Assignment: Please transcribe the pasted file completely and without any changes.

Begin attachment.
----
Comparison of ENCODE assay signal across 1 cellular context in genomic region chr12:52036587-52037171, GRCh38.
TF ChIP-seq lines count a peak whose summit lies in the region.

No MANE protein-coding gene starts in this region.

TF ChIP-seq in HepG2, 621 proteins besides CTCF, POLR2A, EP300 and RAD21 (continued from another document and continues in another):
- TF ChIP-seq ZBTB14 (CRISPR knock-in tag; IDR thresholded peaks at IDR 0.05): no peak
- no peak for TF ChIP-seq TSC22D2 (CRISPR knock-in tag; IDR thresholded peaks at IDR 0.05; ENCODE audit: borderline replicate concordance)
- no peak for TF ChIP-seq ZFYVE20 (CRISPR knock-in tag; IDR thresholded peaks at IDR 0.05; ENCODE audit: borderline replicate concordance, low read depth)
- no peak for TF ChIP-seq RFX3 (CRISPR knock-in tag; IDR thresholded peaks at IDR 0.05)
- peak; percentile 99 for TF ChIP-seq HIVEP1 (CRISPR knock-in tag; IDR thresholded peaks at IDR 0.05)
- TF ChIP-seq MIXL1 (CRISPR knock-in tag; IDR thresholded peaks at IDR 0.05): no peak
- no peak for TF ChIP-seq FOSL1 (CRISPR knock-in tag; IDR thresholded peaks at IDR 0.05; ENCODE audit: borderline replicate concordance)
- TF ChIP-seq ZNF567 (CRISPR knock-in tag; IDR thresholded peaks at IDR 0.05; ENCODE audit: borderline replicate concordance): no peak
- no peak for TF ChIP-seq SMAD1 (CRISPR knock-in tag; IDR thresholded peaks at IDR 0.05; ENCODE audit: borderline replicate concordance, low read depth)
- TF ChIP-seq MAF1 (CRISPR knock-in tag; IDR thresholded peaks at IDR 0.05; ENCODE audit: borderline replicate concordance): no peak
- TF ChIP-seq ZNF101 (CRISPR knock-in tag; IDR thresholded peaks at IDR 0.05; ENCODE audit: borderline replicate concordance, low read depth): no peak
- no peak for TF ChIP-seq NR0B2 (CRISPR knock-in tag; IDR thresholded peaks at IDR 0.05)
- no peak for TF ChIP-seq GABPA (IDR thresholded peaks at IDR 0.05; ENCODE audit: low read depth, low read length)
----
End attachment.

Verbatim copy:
Comparison of ENCODE assay signal across 1 cellular context in genomic region chr12:52036587-52037171, GRCh38.
TF ChIP-seq lines count a peak whose summit lies in the region.

No MANE protein-coding gene starts in this region.

TF ChIP-seq in HepG2, 621 proteins besides CTCF, POLR2A, EP300 and RAD21 (continued from another document and continues in another):
- TF ChIP-seq ZBTB14 (CRISPR knock-in tag; IDR thresholded peaks at IDR 0.05): no peak
- no peak for TF ChIP-seq TSC22D2 (CRISPR knock-in tag; IDR thresholded peaks at IDR 0.05; ENCODE audit: borderline replicate concordance)
- no peak for TF ChIP-seq ZFYVE20 (CRISPR knock-in tag; IDR thresholded peaks at IDR 0.05; ENCODE audit: borderline replicate concordance, low read depth)
- no peak for TF ChIP-seq RFX3 (CRISPR knock-in tag; IDR thresholded peaks at IDR 0.05)
- peak; percentile 99 for TF ChIP-seq HIVEP1 (CRISPR knock-in tag; IDR thresholded peaks at IDR 0.05)
- TF ChIP-seq MIXL1 (CRISPR knock-in tag; IDR thresholded peaks at IDR 0.05): no peak
- no peak for TF ChIP-seq FOSL1 (CRISPR knock-in tag; IDR thresholded peaks at IDR 0.05; ENCODE audit: borderline replicate concordance)
- TF ChIP-seq ZNF567 (CRISPR knock-in tag; IDR thresholded peaks at IDR 0.05; ENCODE audit: borderline replicate concordance): no peak
- no peak for TF ChIP-seq SMAD1 (CRISPR knock-in tag; IDR thresholded peaks at IDR 0.05; ENCODE audit: borderline replicate concordance, low read depth)
- TF ChIP-seq MAF1 (CRISPR knock-in tag; IDR thresholded peaks at IDR 0.05; ENCODE audit: borderline replicate concordance): no peak
- TF ChIP-seq ZNF101 (CRISPR knock-in tag; IDR thresholded peaks at IDR 0.05; ENCODE audit: borderline replicate concordance, low read depth): no peak
- no peak for TF ChIP-seq NR0B2 (CRISPR knock-in tag; IDR thresholded peaks at IDR 0.05)
- no peak for TF ChIP-seq GABPA (IDR thresholded peaks at IDR 0.05; ENCODE audit: low read depth, low read length)